After a series of jumping ramps, the group fly through a tipping metal water tower, where they crash at the edge of the attraction and encounter Bob again, who cuts a large hole into hell with a buzz saw. Maggie, now giant-sized from the effects of the reactor room depicted earlier, reappears and grabs Bob, causing his robotic panda to fall into the hole. She slams him into the riders' vehicle, which almost plummets into the hole before it is saved by Professor Frink flying a hi-tech helicopter. Bob steals Maggie's pacifier and tells her that if she wants it back, she must destroy Springfield. Riders then fly through Springfield attached to the helicopter, with references to the original opening sequence being made along the way. An army converges around Maggie while the Simpsons drive across town in a stolen Krustyland tour tram. The riders then encounter Maggie again, who mistakes their car for a new pacifier, sucking on it repeatedly and separating riders from Frink in the process. Water effects gets riders wet a second time as Maggie spits them out onto power lines, which catapults them into the Simpsons' house by crashing through the front door just after the Simpsons have arrived.

Now sitting on their couch, the family is relieved to be back home. Suddenly Kang and Kodos turn the house into Krusty's "Death Drop" ride while saying that all rides must end near a gift shop. Riders are then dropped with the Simpsons from the sky, encountering various Simpsons characters along the way. Riders crash back at the entrance to Krustyland, where Bob prepares to kill them with a buzz saw. However, the couch the Simpsons are sitting on crushes and presumably kills him, followed by the Simpsons landing on top of it and Bob. Maggie appears and ends the ride by pushing down a large Krusty head sign directly over the Simpsons. The vehicle calmly lowers back down while mist, fire, and smoke effects spray. Homer enthusiastically yells that he wants to ride again. Krusty then appears on the TV screen in the loading room and remarks, "Well, that's our ride. Hey, what does this do?" For the Orlando attraction, Krusty is sitting in a control room and pushes an emergency button on a control panel, causing the vehicle to vibrate and ending the ride. In the Hollywood version, Krusty also takes a picture of the guests. After the gullwing doors on the car lift up, guests can exit the ride.[26]

Voice cast[edit]

The Simpsons Ride
Directed byMike B. Anderson
John Rice
Produced byJames L. Brooks
Matt Groening
Al Jean
Pete Herzog
Mark Rhodes
Debbie G. Yu
Based onThe Simpsons
by Matt Groening
StarringDan Castellaneta
Julie Kavner
Nancy Cartwright
Yeardley Smith
Hank Azaria
Kelsey Grammer
Music byJim Dooley
Edited byAbe Forman-Greenwald
Production
company
Distributed byUniversal Creative
Release date
‹See TfM›
  • 2008 (2008)
Running time
12 minutes
CountryUnited States
LanguageEnglish

The ride features more than 24 regular characters from The Simpsons and features the voices of the regular cast members, as well as Pamela Hayden, Russi Taylor and Kelsey Grammer.[8][27] Harry Shearer, however, decided not to participate in the ride supposedly due to scheduling and availability conflicts, so none of his characters have vocal parts and many of them do not appear in the ride at all.[15] In homage to the Back to the Future ride that it has replaced, The Simpsons Ride's queue video features a brief animated cameo from Doc Brown who is voiced by Christopher Lloyd.[28]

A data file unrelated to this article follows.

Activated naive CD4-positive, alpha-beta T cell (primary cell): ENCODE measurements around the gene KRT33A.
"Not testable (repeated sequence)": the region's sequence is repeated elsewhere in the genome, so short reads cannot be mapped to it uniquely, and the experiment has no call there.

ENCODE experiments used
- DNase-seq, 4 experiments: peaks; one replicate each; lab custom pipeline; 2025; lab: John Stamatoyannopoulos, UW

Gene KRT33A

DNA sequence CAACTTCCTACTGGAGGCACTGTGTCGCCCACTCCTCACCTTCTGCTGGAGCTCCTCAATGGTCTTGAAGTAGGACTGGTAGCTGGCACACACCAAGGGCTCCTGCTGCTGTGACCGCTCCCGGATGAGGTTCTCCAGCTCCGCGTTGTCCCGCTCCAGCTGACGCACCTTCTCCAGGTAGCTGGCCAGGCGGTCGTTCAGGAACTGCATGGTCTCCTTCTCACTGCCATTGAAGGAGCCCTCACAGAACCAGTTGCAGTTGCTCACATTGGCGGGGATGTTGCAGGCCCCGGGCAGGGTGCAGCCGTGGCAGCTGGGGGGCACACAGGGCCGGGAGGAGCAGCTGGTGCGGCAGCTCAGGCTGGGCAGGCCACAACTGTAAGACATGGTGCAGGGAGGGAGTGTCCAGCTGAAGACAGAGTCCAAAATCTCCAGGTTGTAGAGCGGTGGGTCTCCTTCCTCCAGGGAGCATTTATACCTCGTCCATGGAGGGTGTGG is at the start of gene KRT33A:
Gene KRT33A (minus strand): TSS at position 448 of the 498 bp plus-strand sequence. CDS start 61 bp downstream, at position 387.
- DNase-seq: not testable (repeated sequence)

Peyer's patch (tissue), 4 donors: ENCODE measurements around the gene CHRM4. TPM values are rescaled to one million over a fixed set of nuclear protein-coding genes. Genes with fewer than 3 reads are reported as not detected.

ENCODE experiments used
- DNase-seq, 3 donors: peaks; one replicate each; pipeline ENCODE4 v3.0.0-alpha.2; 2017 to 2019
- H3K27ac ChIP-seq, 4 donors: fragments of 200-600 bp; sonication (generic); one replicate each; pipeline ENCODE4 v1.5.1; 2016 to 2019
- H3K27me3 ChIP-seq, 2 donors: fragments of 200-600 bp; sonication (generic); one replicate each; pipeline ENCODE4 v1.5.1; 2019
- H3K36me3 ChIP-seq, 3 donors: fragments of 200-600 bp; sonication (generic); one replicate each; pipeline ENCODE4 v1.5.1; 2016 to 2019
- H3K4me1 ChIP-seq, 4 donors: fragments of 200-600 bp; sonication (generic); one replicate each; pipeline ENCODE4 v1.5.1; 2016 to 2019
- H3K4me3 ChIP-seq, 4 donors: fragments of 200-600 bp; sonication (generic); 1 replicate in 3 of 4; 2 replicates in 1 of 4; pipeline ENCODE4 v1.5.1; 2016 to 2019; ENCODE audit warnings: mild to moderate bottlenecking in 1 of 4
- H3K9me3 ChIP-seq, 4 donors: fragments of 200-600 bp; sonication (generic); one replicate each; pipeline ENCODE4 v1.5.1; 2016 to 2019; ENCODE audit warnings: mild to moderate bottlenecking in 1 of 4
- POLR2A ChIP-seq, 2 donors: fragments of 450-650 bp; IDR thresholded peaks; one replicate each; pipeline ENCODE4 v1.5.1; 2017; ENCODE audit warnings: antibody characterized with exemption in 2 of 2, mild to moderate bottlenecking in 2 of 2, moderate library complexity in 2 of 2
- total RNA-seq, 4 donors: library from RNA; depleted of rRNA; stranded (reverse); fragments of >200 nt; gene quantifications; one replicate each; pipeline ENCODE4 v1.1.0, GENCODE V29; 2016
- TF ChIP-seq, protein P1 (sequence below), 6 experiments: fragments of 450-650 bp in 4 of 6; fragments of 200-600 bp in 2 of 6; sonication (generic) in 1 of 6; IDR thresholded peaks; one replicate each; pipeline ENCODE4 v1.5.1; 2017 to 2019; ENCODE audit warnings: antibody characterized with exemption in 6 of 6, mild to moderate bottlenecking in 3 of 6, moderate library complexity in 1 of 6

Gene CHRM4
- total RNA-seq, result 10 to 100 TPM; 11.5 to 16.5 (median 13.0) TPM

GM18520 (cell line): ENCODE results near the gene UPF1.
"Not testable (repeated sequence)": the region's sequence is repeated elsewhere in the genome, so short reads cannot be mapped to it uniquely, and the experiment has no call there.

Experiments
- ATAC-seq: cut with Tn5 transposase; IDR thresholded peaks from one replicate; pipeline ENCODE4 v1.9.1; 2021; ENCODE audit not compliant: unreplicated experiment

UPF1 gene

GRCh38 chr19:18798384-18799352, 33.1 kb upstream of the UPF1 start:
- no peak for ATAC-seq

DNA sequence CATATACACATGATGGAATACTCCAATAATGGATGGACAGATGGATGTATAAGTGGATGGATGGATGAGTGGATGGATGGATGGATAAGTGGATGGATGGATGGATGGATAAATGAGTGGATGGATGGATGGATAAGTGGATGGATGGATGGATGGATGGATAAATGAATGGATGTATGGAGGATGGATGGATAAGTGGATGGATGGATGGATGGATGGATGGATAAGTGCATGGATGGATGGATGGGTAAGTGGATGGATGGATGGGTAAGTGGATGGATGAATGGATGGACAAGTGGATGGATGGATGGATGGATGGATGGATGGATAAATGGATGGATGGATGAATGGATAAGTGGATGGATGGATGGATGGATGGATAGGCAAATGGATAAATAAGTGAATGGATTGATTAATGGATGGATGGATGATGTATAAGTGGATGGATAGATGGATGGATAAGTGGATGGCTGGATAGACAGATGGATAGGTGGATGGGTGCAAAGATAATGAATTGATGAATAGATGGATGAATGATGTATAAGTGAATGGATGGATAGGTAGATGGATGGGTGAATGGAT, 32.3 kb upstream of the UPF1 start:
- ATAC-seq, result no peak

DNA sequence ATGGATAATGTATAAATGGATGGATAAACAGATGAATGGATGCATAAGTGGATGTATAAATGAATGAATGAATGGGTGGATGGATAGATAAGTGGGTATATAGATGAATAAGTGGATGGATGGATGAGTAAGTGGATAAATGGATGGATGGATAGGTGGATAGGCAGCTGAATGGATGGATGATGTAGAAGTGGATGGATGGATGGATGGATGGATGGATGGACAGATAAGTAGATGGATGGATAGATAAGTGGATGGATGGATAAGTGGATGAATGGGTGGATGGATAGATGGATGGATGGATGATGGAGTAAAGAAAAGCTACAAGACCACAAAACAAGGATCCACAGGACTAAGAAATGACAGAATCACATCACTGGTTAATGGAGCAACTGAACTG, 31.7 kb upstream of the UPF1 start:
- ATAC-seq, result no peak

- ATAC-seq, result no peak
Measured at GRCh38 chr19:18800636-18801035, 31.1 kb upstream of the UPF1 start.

Episodes Featured[edit]

In the queue video, several clips from episodes of the show are featured. They include:

Other attractions[edit]

A Kwik-E-Mart at Universal Studios Florida
Lard Lad statue seen outside of Lard Lad Donuts at Universal Orlando

In October 2007, gift shops modeled after the Kwik-E-Mart were built, replacing the Back To The Future: The Store gift shop at Universal Studios Florida and the Time Travelers Depot gift shop at Universal Studios Hollywood. The stores sell Simpsons-related merchandise.[29] Carts were opened near the stores which sell Squishees, (which are The Simpsons' parody of 7-Eleven's Slurpees.)[8]

At Universal Studios Florida and Universal Studios Hollywood, the park converted much of the World Expo and some of the Upper Lot in Universal Studios Hollywood into one based on Springfield. The new area includes some iconic landmarks from The Simpsons such as Krusty Burger, Frying Dutchman, Luigi's Pizza, Lard Lad Donuts, Bumblebee Man's Taco Truck, Moe's Tavern, The Android's Dungeon & Baseball Card Shop and a Duff Brewery. The park also added one amusement ride named "Kang & Kodos' Twirl 'n' Hurl", a Dumbo-esque spinning ride where patrons drive flying saucers around Kodos' head and attack Springfield residents.[30]

Reception[edit]

The Simpsons Ride was well received by fans after it opened.[31] Seth Kubersky of Orlando Weekly described the ride as "a more than worthy successor" to Back to the Future: The Ride.[19] Brady MacDonald of the Los Angeles Times described the ride as "visually stunning" and said it "truly delivers — with loads of in-jokes and satire for serious fanatics and tons of thrills and fun for casual fans."[32] Elise Thompson of the LAist said "the ride is a total blast, with plenty of laughs as well as thrills."[33]

Jay Cridlin of the St. Petersburg Times wrote that "the ride is packed with more original, funny material than you'd expect to see in a sitcom, much less a theme park." However, he admitted that the ride was "a little discombobulating".[34]

The Universal Studios Florida version of the ride hosted its one millionth rider on 14 July 2008, reaching the milestone faster than any other attraction in the resort.[35] The ride was named the best new attraction of 2008 by the website Themeparkinsider.com.[36]

See also[edit]

References[edit]

  1. ^ "Map of Universal Studios Hollywood". Retrieved 2015-02-19.